|US4817075 *||4 Mar 1987||28 Mar 1989||Pioneer Electronic Corporation||Program selection for a digital audio disk|
|US4899326 *||15 Oct 1987||6 Feb 1990||Pioneer Electronic Corporation||Magazine-housed disk player|
|US4969135 *||6 Nov 1987||6 Nov 1990||Pioneer Electronic Corporation||System of alternately operating disk players|
|1||*||NCD 600 Programmable Compact Digital Disc Changer PTO received Oct. 24, 1986.|
|2||NCD-600 Programmable Compact Digital Disc Changer PTO received Oct. 24, 1986.|
|3||Technics "SL-P16" Multi Compact Disc Player PTO Received Oct. 24, 1986.|
|4||*||Technics SL P16 Multi Compact Disc Player PTO Received Oct. 24, 1986.|
|Citing Patent||Filing date||Publication date||Applicant||Title|
|US5365502 *||4 Feb 1992||15 Nov 1994||Sony Corporation||Optical disc player having a resume function|
|US5375106 *||4 Dec 1992||20 Dec 1994||Sony Corporation||Reproducing system with detachable storage medium for storing selected cue points|
|US5506821 *||27 May 1993||9 Apr 1996||Applied Media Technologies Corporation||Optical disk program repeater|
|US5539635 *||19 Jul 1994||23 Jul 1996||Larson, Jr.; Ernest J.||Radio station program identifier and distribution system|
|US5629867 *||25 Jan 1994||13 May 1997||Goldman; Robert J.||Selection and retrieval of music from a digital database|
|US5640375 *||15 Apr 1996||17 Jun 1997||Eastman Kodak Company||Method and apparatus for controlling a multi-disc photo CD player|
|US5668788 *||10 Jun 1996||16 Sep 1997||Allison; Avery Vince||Programmed juke box capable of calculating a continuous updated playlist|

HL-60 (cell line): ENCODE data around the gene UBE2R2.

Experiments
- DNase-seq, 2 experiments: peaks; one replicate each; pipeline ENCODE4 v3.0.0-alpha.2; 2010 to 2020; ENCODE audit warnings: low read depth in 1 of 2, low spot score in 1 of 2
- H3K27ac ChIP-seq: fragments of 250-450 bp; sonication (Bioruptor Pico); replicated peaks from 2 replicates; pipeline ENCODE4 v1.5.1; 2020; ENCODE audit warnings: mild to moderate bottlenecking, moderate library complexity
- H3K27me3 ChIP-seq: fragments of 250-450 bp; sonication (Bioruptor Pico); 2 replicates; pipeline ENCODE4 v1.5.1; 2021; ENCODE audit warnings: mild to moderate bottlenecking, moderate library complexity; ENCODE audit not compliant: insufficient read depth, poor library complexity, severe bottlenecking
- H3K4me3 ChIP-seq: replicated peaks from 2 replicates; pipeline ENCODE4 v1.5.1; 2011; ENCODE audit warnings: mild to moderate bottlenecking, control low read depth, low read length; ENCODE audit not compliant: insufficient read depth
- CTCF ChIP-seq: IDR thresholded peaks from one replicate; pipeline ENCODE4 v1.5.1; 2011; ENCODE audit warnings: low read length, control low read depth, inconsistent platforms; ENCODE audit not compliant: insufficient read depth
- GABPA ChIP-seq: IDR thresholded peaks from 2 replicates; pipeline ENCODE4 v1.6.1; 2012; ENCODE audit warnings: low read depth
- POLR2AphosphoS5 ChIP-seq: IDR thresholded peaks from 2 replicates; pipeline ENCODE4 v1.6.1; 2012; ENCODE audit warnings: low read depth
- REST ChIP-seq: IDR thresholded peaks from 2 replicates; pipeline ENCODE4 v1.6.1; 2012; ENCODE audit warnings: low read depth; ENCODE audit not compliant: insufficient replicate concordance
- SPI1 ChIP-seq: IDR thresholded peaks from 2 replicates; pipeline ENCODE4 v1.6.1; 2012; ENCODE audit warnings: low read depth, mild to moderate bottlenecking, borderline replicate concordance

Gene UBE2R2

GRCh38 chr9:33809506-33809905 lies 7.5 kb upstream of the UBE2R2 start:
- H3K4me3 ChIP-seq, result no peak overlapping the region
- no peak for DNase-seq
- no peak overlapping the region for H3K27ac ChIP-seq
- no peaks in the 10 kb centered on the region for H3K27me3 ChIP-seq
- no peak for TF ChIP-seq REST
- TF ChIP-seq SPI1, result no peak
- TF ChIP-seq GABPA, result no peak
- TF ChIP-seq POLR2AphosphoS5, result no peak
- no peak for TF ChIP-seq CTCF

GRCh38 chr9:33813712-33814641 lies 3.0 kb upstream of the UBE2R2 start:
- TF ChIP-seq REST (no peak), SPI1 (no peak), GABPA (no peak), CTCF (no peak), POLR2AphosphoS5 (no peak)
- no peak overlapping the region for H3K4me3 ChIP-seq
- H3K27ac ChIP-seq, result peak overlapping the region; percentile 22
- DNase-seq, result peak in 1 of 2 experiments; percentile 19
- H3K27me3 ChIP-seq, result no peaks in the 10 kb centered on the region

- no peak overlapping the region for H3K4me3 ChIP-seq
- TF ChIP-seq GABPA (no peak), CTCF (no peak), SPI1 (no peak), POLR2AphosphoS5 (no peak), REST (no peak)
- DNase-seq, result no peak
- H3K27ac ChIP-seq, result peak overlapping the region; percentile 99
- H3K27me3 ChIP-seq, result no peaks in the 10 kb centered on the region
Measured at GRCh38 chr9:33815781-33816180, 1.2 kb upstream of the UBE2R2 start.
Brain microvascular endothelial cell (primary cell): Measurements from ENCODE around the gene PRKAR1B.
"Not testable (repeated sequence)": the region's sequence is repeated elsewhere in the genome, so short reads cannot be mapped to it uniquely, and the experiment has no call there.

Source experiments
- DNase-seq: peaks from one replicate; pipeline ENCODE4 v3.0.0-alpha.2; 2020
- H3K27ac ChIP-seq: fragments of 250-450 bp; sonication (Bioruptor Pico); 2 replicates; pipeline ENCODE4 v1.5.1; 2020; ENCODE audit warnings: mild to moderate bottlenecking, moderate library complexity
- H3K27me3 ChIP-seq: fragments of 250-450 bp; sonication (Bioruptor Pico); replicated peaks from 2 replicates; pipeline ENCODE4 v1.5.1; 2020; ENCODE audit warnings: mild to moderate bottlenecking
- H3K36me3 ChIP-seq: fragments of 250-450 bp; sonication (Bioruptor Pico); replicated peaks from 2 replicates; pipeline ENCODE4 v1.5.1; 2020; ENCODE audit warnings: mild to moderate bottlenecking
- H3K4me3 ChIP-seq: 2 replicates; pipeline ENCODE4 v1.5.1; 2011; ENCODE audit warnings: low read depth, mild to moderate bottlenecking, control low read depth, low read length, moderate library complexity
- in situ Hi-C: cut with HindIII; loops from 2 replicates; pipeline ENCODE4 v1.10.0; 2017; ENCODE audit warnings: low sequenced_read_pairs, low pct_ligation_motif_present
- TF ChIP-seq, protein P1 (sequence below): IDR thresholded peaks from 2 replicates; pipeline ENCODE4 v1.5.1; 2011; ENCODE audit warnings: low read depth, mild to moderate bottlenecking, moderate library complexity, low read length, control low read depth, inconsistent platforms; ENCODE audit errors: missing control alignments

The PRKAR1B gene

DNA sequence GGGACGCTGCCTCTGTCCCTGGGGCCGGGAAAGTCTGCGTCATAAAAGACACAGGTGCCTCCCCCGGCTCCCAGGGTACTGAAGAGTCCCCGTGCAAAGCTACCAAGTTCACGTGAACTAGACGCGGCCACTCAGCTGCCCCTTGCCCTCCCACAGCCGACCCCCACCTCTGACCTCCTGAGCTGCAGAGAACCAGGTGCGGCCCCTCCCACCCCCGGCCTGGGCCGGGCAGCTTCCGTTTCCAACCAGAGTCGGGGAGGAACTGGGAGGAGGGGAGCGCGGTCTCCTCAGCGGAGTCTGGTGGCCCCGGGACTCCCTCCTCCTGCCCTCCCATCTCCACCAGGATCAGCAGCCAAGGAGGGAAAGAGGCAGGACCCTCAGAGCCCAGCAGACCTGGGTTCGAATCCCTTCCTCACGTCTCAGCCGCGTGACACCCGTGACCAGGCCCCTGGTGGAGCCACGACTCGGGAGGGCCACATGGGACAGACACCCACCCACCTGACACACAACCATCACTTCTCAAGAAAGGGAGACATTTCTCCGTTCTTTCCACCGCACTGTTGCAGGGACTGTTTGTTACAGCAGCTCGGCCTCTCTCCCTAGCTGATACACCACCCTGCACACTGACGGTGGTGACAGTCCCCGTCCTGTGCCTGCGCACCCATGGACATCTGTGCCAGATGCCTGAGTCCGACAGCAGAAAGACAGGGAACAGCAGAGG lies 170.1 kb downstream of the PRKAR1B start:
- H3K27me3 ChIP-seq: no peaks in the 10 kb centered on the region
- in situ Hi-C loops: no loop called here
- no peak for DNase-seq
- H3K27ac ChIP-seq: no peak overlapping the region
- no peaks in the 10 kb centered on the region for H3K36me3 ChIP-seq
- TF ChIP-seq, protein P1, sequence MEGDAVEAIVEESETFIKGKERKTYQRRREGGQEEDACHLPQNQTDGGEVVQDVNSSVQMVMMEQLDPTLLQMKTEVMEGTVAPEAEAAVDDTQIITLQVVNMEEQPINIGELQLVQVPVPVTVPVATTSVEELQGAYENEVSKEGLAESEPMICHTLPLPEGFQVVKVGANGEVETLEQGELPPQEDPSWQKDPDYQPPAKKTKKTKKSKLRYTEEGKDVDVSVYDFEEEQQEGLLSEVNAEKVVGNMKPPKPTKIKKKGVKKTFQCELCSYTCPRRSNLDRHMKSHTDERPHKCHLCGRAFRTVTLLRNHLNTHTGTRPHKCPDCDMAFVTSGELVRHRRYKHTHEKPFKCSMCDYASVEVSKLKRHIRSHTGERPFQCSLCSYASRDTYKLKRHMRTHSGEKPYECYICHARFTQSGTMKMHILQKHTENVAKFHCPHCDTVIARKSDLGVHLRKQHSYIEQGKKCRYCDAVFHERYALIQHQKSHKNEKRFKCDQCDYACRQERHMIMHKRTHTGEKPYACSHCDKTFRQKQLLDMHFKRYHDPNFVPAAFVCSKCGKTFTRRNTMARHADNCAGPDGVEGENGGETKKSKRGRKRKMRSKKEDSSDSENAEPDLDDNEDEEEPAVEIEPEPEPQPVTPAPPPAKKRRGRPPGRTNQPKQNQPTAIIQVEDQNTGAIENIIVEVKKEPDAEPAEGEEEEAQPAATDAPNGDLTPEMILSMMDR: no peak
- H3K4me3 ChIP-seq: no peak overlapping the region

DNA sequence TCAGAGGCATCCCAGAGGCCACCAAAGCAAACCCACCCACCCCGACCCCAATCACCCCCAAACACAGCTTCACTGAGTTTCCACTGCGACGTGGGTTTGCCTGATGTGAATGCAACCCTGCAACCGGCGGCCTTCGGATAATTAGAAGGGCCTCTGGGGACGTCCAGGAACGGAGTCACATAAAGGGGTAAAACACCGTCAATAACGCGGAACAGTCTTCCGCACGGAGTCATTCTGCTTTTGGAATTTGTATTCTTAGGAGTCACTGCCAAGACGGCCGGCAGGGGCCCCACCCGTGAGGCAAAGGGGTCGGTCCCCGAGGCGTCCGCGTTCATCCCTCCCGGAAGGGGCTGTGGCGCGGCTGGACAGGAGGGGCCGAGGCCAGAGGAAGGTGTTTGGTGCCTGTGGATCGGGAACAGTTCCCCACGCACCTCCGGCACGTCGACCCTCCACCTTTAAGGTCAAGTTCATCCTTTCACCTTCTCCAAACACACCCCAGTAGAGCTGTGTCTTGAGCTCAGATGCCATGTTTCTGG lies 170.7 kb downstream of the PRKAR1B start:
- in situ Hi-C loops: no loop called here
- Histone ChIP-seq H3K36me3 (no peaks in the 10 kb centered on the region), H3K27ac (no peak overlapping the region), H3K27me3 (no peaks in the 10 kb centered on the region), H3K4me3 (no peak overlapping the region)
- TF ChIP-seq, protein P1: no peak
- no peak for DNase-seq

|US5809246 *||17 Mar 1997||15 Sep 1998||Goldman; Robert J.||Selection and retrieval of music from a digital database|
|US5872747 *||16 Jan 1997||16 Feb 1999||Jbs Enterprises, Inc.||Apparatus and method for scheduled playing of compact disc audio tracks|
|US5986979 *||16 Oct 1997||16 Nov 1999||Delco Electronics Corporation||Play list control method and system for|
|US5999497 *||16 Sep 1997||7 Dec 1999||Sony Corporation||Karaoke machine including playback reservation system|
|US6067562 *||14 Sep 1998||23 May 2000||Goldman; Robert J.||System and method for downloading music selections|
|US6185163 *||16 Aug 1999||6 Feb 2001||Delco Electronics Corporation||Vehicle audio system having random access player with play list control|
|US6243725||21 May 1997||5 Jun 2001||Premier International, Ltd.||List building system|
|US6295555 *||22 May 2000||25 Sep 2001||Robert Goldman||System and method for music downloads over a network|
|US6463587||2 Apr 1998||8 Oct 2002||Sony Corporation||Data transmission apparatus and data transmission method|
|US6496802||13 Jul 2000||17 Dec 2002||Mp3.Com, Inc.||System and method for providing access to electronic works|
|US6542445 *||4 Mar 2002||1 Apr 2003||Sony Corporation||Method for editing a playlist to read main data in a desired reproduction sequence|
|US6567351 *||12 Jan 1998||20 May 2003||Robert Bosch Gmbh||Playback device with predetermined, random function for selection of data groups|
|US6609105||12 Dec 2001||19 Aug 2003||Mp3.Com, Inc.||System and method for providing access to electronic works|
|US6728167 *||7 Jun 2000||27 Apr 2004||Xantech Corporation||Background music controller|
|US6944430 *||23 May 2001||13 Sep 2005||International Business Machines Corporation||Method and apparatus for automotive radio time shifting personalized to multiple drivers|
|US7130778 *||17 Jul 2000||31 Oct 2006||Media Digital, Inc.||Computer touch screen radio station control system|
|US7205471||6 May 2005||17 Apr 2007||Looney Productions, Llc||Media organizer and entertainment center|